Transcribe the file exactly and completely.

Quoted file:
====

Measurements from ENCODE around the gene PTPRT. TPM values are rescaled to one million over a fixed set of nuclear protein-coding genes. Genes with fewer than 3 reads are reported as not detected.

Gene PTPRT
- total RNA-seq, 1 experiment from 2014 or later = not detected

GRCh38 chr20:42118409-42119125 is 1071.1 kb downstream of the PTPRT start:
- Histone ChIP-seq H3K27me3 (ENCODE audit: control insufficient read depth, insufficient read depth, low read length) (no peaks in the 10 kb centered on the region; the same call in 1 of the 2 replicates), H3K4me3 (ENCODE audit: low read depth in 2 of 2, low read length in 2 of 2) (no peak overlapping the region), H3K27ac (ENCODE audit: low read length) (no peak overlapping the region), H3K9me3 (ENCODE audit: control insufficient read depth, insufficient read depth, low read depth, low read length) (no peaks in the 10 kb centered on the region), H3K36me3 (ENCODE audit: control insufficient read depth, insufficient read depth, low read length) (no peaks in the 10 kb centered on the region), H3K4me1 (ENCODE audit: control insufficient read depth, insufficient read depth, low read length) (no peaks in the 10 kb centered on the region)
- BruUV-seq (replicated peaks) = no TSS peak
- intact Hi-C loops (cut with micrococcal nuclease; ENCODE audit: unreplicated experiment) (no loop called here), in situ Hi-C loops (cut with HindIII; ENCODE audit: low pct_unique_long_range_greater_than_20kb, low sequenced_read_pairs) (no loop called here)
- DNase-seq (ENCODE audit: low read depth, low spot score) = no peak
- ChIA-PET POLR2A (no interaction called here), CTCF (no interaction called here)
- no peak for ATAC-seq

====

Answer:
Measurements from ENCODE around the gene PTPRT. TPM values are rescaled to one million over a fixed set of nuclear protein-coding genes. Genes with fewer than 3 reads are reported as not detected.

Gene PTPRT
- total RNA-seq, 1 experiment from 2014 or later = not detected

GRCh38 chr20:42118409-42119125 is 1071.1 kb downstream of the PTPRT start:
- Histone ChIP-seq H3K27me3 (ENCODE audit: control insufficient read depth, insufficient read depth, low read length) (no peaks in the 10 kb centered on the region; the same call in 1 of the 2 replicates), H3K4me3 (ENCODE audit: low read depth in 2 of 2, low read length in 2 of 2) (no peak overlapping the region), H3K27ac (ENCODE audit: low read length) (no peak overlapping the region), H3K9me3 (ENCODE audit: control insufficient read depth, insufficient read depth, low read depth, low read length) (no peaks in the 10 kb centered on the region), H3K36me3 (ENCODE audit: control insufficient read depth, insufficient read depth, low read length) (no peaks in the 10 kb centered on the region), H3K4me1 (ENCODE audit: control insufficient read depth, insufficient read depth, low read length) (no peaks in the 10 kb centered on the region)
- BruUV-seq (replicated peaks) = no TSS peak
- intact Hi-C loops (cut with micrococcal nuclease; ENCODE audit: unreplicated experiment) (no loop called here), in situ Hi-C loops (cut with HindIII; ENCODE audit: low pct_unique_long_range_greater_than_20kb, low sequenced_read_pairs) (no loop called here)
- DNase-seq (ENCODE audit: low read depth, low spot score) = no peak
- ChIA-PET POLR2A (no interaction called here), CTCF (no interaction called here)
- no peak for ATAC-seq